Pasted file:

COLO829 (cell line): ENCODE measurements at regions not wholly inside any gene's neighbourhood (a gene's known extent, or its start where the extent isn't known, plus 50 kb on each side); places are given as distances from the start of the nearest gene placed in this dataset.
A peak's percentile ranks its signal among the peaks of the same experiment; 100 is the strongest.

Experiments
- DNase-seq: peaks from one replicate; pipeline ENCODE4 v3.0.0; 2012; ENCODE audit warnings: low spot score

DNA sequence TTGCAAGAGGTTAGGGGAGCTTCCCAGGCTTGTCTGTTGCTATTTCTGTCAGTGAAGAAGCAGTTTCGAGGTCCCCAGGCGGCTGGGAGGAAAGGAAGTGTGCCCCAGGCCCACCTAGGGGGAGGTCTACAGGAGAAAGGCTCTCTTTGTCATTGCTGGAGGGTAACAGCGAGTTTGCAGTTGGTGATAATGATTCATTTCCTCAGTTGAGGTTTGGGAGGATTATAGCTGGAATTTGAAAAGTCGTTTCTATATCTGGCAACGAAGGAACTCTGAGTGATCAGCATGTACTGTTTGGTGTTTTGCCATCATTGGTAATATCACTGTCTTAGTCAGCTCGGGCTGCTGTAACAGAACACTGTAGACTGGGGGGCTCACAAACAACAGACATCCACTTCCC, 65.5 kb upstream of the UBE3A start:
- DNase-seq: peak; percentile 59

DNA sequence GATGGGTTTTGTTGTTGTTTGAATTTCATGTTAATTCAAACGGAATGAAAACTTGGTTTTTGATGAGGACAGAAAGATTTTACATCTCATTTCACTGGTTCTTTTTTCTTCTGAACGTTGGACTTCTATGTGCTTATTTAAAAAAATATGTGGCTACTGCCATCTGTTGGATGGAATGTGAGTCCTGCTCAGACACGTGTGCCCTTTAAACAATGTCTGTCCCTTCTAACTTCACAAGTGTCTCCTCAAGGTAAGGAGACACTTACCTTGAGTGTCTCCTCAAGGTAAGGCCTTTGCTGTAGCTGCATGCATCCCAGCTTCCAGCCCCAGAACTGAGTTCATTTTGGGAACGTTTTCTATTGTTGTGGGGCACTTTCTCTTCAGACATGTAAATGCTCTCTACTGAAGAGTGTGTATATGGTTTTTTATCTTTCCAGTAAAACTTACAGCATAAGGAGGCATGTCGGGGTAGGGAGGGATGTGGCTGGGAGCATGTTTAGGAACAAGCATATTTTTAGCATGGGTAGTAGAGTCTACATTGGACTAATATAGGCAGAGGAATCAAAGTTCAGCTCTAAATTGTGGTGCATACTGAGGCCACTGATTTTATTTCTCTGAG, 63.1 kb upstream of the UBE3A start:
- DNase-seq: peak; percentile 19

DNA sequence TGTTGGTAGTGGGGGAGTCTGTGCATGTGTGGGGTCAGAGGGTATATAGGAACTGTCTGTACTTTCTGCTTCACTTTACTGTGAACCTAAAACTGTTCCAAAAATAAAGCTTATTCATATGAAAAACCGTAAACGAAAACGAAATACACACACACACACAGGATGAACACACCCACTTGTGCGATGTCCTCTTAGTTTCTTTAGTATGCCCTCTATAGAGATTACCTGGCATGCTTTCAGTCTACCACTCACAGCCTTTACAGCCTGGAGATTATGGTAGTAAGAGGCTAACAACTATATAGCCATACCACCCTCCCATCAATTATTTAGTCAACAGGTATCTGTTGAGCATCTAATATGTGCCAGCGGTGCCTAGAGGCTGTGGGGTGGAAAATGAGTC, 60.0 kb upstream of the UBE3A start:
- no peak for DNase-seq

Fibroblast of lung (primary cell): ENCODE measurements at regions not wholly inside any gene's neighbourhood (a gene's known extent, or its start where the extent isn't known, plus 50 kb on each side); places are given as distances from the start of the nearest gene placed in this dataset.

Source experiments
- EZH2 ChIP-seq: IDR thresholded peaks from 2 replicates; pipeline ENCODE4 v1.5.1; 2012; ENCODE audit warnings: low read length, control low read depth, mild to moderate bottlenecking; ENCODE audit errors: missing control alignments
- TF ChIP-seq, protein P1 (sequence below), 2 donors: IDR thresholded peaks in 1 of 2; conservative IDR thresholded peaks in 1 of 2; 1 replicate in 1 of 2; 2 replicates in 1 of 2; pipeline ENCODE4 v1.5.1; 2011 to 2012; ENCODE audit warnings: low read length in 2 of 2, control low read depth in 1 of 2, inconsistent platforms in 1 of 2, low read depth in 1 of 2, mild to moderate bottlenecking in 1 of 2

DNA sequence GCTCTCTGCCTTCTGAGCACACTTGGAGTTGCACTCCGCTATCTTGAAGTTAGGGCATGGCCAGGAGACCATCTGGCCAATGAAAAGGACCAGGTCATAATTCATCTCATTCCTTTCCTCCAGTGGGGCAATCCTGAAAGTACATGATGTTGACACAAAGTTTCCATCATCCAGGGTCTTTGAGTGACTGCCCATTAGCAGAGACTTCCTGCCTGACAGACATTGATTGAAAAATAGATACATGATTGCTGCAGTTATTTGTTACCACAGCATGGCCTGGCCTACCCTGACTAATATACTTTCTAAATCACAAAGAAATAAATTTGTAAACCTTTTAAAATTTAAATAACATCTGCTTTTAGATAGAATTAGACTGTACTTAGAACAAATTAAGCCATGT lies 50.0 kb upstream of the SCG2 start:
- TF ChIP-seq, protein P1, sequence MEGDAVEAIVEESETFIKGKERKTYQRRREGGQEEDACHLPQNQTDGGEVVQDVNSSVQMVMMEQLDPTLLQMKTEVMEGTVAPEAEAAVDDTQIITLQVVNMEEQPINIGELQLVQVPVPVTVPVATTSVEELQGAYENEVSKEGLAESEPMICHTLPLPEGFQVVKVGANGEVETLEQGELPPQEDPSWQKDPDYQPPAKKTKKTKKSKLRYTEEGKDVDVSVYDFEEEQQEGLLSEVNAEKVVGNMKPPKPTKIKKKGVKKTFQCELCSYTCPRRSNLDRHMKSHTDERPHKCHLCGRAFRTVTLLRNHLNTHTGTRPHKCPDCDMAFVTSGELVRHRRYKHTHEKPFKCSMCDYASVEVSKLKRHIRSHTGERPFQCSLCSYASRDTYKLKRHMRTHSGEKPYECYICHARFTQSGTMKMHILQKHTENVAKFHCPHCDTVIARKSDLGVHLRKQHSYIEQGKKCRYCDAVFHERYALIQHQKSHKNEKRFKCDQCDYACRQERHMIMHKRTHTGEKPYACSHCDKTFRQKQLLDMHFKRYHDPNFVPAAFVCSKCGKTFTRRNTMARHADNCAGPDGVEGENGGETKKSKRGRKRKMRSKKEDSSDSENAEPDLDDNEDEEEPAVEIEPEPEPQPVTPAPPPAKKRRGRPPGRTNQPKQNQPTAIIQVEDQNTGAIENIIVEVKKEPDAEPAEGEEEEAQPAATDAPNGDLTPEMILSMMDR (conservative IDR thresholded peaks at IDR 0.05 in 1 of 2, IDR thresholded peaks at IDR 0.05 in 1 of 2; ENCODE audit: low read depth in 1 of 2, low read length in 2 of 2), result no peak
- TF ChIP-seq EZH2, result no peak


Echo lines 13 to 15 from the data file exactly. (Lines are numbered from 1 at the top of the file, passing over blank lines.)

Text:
- EZH2 ChIP-seq: IDR thresholded peaks from 2 replicates; pipeline ENCODE4 v1.5.1; 2012; ENCODE audit warnings: low read length, control low read depth, mild to moderate bottlenecking; ENCODE audit errors: missing control alignments
- TF ChIP-seq, protein P1 (sequence below), 2 donors: IDR thresholded peaks in 1 of 2; conservative IDR thresholded peaks in 1 of 2; 1 replicate in 1 of 2; 2 replicates in 1 of 2; pipeline ENCODE4 v1.5.1; 2011 to 2012; ENCODE audit warnings: low read length in 2 of 2, control low read depth in 1 of 2, inconsistent platforms in 1 of 2, low read depth in 1 of 2, mild to moderate bottlenecking in 1 of 2

DNA sequence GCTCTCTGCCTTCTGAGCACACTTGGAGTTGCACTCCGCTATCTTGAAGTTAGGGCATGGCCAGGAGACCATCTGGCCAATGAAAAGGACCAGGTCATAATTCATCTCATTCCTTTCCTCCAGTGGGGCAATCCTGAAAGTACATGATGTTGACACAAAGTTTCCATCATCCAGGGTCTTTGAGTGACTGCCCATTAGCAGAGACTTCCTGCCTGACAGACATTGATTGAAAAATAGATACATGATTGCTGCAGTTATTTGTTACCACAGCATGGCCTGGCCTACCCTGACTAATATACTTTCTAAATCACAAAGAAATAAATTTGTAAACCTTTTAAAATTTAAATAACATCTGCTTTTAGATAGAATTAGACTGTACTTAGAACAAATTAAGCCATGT lies 50.0 kb upstream of the SCG2 start: